Tech stocks—which are typically fast-growing and expensive—don’t usually belong in a basket of value stocks, but with the recent derating of some higher-multiple stocks financial managers now have an opportunity to include battered tech stocks into their portfolios, contends an article in Barron’s.
After the Nasdaq-100 plummeted 29% in 2022, it has rallied this year. However, as the economy begins to normalize again, value investing has become popular once again, and the time may be right for a convergence of the two typically-opposed trends. Many well-known tech companies that have solid growth potential and high valuations continue to be dismissed from consideration in a value stock basket but if managers used the same factors to determine value stocks in other sectors they would find opportunities in the tech sector, the article maintains. Some of those factors include looking for strong growth companies with reasonable stock prices alongside noticeable catalysts for future improvement, such as a new CEO who might shake things up a bit with a competitive strategy. Meanwhile, tech companies that have positive long-term prospects as well as attractive valuations could include firms that have been incorporating trends like AI and machine learning technology—long-term trends that could make tech a blockbuster sector to invest in for a long time to come. The semiconductor industry also shows an array of potentially undervalued companies due to the chip shortage, which could provide a solid growth opportunity to include in a value portfolio.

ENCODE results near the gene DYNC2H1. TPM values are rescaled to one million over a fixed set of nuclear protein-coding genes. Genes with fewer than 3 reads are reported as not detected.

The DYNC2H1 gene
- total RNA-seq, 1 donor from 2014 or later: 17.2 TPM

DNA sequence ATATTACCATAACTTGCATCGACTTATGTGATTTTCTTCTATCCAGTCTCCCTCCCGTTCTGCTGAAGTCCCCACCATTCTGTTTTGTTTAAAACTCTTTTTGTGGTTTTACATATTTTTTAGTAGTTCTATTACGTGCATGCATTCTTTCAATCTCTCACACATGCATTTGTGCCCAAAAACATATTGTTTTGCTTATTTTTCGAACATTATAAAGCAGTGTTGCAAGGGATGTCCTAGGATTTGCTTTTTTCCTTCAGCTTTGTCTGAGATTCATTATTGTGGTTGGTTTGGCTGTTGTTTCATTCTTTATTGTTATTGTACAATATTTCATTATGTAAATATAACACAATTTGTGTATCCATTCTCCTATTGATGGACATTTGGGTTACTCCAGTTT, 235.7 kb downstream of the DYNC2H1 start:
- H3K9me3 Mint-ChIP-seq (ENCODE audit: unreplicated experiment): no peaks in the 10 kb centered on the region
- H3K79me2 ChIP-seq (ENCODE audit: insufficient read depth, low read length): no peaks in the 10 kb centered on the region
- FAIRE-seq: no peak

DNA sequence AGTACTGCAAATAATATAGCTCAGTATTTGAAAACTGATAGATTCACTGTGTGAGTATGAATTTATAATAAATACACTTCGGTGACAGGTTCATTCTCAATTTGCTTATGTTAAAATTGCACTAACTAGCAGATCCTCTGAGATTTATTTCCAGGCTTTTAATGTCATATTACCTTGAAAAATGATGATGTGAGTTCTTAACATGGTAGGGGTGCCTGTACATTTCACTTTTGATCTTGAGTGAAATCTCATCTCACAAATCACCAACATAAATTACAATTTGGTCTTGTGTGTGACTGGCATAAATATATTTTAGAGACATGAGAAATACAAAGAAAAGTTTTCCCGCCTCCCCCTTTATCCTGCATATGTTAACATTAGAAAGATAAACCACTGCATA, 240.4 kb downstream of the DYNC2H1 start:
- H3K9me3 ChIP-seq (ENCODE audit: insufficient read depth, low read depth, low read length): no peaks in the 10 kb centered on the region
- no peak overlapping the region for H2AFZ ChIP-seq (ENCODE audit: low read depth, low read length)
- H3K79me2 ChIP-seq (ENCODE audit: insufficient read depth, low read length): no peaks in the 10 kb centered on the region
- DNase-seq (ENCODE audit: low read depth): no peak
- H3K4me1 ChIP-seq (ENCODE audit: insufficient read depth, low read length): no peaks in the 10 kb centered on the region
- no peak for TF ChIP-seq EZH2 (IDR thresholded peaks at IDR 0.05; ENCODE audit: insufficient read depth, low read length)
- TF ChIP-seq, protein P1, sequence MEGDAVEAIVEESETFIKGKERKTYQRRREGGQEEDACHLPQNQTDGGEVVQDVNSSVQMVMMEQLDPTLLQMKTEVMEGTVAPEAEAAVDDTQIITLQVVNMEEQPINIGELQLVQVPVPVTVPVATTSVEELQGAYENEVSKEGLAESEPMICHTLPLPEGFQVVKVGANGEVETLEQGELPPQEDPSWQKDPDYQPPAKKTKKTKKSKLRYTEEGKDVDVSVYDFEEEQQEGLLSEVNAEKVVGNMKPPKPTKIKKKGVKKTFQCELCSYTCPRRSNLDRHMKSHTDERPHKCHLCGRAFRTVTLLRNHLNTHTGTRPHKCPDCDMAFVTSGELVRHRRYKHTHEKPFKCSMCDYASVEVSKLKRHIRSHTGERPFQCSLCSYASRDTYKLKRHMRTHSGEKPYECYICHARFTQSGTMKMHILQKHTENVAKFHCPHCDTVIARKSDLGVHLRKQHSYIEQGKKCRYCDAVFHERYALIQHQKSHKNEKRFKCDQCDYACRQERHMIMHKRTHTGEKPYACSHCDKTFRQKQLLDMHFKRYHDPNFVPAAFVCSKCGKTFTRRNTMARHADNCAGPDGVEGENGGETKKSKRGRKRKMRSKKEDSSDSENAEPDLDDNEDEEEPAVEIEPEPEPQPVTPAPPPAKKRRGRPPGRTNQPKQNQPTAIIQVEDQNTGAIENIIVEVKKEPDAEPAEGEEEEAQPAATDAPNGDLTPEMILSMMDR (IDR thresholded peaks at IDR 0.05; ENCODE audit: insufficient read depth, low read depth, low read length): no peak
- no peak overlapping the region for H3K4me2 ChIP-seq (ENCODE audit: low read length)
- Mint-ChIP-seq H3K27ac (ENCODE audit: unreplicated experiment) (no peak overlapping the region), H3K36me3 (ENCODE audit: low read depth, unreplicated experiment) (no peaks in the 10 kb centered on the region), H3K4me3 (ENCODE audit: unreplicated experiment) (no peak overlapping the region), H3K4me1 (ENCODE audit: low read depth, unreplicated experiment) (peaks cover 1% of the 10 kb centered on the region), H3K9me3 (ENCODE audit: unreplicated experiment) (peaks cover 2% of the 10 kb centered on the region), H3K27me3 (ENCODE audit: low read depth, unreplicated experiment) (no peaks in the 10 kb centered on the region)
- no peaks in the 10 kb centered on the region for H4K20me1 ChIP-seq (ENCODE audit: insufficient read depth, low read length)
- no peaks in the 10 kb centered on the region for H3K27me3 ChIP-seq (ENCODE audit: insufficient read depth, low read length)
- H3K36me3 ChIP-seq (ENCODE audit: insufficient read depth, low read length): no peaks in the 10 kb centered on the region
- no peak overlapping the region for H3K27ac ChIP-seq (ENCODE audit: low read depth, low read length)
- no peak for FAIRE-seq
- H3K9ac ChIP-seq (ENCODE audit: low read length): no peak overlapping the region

Tech stocks could present a great opportunity for future returns, and could work in a value fund because they often have lower valuations to start with. In fact, while pricey tech stocks with price-sales multiples greater than 10 usually don’t become 10-baggers (when a stock has the potential to reach a tenfold return on the original investment), a potential 10-bagger in the tech sector has a lowered valuation, according to the article, which cites a recent study by AllianceBernstein. However, one thing to remember is that not every tech stock is a growth stock, and opportunities can still come out of the market when quality companies are reasonably valued.